When the Assembly collapsed, we did not campaign for the return of politics to the hill. But now it has, I am very happy to do what we can to make sure we take the political choice, not simply of the parties, but of the vast majority of people living in Northern Ireland (not to mention the island) as seriously as we took five years on what seemed at times a road to nowhere.

    That does not mean that we are not taking account of other strands of thought. Kensei’s addition to the blogging team is the beginning, I hope, of a more intensive interest in Republican politics beyond the rigid confines of mainstream party politics.

    Over the next few months, I want to develop Slugger’s capacity to cover a much broader set of politics in these islands and beyond. That will partly be about covering precisely the kind of establishment politics you object to, and I make no apology for that.

    These are the people who exercise real control over us as citizens, and we ought to care about what they do in our name. And be aware when they engage in activities that breach the citizens’ trust in them, laud them when they do something worthy of that trust.

    I don’t believe that can be achieved by adopting a cynical attitude towards the ‘great and the good’ whether of the media or politicians. But neither does entail setting up camp inside the political establishment and narrating from within. I’m as interested in helping to build wider capacity for citizens to speak truth unto power as I am to diffuse unwarranted animus against politicians in general.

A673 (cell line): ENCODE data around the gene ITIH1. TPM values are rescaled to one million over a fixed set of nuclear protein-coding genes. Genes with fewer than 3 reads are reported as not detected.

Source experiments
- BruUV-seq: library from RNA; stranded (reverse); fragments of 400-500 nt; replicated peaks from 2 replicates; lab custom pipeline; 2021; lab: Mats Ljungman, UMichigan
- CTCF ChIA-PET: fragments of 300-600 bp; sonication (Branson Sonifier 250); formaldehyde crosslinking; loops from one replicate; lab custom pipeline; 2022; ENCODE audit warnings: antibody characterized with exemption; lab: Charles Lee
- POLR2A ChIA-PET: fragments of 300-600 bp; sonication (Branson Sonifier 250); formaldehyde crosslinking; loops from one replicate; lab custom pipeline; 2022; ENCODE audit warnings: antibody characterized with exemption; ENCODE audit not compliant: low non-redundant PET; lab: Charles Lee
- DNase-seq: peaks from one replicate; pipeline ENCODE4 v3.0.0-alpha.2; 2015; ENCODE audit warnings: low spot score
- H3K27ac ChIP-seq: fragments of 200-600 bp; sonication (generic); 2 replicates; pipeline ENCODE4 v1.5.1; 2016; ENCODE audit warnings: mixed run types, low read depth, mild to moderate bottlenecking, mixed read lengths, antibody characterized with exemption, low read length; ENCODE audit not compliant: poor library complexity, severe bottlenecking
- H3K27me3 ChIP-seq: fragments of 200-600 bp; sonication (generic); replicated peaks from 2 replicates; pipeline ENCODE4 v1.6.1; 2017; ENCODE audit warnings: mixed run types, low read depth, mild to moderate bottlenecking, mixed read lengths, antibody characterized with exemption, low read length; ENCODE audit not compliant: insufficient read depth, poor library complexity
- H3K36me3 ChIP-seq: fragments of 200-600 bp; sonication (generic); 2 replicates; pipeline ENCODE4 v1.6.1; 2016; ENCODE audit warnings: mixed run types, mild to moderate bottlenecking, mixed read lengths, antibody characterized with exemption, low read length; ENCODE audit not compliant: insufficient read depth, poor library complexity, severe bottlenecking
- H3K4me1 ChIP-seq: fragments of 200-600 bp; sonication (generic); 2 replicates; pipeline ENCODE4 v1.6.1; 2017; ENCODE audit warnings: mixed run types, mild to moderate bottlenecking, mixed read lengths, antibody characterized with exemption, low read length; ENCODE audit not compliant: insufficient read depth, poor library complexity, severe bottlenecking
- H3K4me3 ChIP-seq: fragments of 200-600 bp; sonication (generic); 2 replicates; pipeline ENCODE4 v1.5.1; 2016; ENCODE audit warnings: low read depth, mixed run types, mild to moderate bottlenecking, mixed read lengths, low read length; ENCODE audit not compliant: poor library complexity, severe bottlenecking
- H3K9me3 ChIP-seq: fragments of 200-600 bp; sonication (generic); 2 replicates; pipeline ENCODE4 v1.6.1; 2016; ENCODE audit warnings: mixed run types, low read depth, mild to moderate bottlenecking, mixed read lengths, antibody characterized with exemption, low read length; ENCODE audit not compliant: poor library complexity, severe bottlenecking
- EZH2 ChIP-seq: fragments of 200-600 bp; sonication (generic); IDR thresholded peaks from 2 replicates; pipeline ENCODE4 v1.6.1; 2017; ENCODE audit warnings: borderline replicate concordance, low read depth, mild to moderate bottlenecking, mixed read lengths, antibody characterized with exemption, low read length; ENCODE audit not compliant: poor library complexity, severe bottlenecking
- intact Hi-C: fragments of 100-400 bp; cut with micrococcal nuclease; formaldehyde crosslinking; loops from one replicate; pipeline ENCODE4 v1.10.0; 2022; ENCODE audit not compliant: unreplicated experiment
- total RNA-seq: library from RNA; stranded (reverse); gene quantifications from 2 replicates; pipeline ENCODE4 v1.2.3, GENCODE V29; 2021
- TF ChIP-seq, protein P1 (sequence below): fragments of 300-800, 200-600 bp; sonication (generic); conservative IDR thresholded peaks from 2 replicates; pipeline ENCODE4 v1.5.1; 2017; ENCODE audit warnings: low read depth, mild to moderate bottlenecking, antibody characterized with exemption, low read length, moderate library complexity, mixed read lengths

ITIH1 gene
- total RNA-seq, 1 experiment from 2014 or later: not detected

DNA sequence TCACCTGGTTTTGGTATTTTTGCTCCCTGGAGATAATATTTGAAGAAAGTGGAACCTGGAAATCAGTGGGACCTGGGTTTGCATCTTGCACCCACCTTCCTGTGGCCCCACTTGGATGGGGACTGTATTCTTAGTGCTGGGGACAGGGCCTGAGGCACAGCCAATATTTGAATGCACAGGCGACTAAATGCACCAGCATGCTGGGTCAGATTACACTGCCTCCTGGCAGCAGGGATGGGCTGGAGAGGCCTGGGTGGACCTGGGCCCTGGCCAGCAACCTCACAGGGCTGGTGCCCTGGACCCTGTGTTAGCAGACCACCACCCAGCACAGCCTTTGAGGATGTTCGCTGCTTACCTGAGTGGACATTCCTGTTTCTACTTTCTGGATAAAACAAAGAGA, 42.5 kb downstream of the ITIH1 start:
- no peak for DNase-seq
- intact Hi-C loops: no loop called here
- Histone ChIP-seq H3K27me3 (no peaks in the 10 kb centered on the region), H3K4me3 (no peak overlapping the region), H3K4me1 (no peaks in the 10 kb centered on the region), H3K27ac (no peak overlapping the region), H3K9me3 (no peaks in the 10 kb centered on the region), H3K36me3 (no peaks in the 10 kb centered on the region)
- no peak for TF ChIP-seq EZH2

I think it’s significant that Nevin won the political blogger of the year. He won it by tending to matters where it counts, in his own backyard. I won’t say he was th butterfly who flapped his wins in North Antrim and brought down a First Minister, but I might say something like that.

    To paraphrase what Eamon McCann once very memorably said of George Best, Van Morrison, and Alex Higgins: Nevin’s a good blogger with absolutely no talent for guff.

    Code word: law

  • Greenflag

    mick hall ,

    ‘the comment above sums up slugger perfectly, conservative, in that the radical right and left are all but excluded, pro establishment and Union.’

    Not sure about that Mick . Being a mainly NI focused blog one would expect it to be 60/40 in it’s pro union/anti union make up but in practice it seems to me an ‘outsider’ that the ‘anti union’ posters seem to dominate in many of the blogs at least the ‘contentious ‘ ones . Theres a reluctance which even I share of getting into say a specifically ‘unionist ‘ thread reason being I have scant interest in that kind of detail . But that’s not to say that that scant detail is of no interest to many people of unionist political bent in NI . And it’s vice versa on the other side .